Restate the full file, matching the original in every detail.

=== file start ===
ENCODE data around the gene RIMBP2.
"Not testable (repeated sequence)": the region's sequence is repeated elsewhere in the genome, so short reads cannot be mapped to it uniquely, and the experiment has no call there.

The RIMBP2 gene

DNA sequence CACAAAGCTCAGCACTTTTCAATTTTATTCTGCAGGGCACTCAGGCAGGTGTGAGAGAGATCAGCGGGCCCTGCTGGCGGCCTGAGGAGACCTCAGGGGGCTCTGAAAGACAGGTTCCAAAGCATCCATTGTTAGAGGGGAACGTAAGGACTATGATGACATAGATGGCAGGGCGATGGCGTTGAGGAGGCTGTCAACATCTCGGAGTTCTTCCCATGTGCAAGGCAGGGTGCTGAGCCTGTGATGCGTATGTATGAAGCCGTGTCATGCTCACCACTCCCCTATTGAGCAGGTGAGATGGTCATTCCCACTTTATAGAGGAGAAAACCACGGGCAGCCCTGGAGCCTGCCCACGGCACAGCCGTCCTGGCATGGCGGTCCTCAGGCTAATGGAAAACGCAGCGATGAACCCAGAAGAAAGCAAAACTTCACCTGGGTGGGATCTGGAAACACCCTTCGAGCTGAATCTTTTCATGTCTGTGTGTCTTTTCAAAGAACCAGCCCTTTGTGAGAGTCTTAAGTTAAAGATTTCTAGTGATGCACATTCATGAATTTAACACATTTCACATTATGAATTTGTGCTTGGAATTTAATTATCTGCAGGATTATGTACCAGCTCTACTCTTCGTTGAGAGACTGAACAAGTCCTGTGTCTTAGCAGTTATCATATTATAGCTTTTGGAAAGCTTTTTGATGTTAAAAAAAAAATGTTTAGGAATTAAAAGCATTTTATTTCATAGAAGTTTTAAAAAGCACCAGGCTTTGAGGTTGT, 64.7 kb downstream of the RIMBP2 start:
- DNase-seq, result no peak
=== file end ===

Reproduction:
ENCODE data around the gene RIMBP2.
"Not testable (repeated sequence)": the region's sequence is repeated elsewhere in the genome, so short reads cannot be mapped to it uniquely, and the experiment has no call there.

The RIMBP2 gene

DNA sequence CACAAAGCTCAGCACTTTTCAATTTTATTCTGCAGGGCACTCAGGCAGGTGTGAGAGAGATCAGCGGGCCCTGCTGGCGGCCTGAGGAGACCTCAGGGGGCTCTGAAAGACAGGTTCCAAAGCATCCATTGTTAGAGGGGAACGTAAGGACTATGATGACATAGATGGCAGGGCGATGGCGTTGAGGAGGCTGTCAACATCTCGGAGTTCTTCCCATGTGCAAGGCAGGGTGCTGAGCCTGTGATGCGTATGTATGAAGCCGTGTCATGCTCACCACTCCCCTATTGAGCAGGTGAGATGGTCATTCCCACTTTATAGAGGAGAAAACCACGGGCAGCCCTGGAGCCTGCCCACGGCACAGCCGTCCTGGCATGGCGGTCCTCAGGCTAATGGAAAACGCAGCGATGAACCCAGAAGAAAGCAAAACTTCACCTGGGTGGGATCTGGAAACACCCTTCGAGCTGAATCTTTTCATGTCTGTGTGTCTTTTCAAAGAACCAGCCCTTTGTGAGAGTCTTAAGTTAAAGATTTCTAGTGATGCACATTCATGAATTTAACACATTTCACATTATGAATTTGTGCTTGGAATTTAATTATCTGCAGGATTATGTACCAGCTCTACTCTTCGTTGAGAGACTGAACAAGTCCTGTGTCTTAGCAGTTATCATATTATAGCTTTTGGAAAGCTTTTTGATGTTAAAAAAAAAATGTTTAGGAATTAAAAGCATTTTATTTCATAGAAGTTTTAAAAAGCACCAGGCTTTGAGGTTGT, 64.7 kb downstream of the RIMBP2 start:
- DNase-seq, result no peak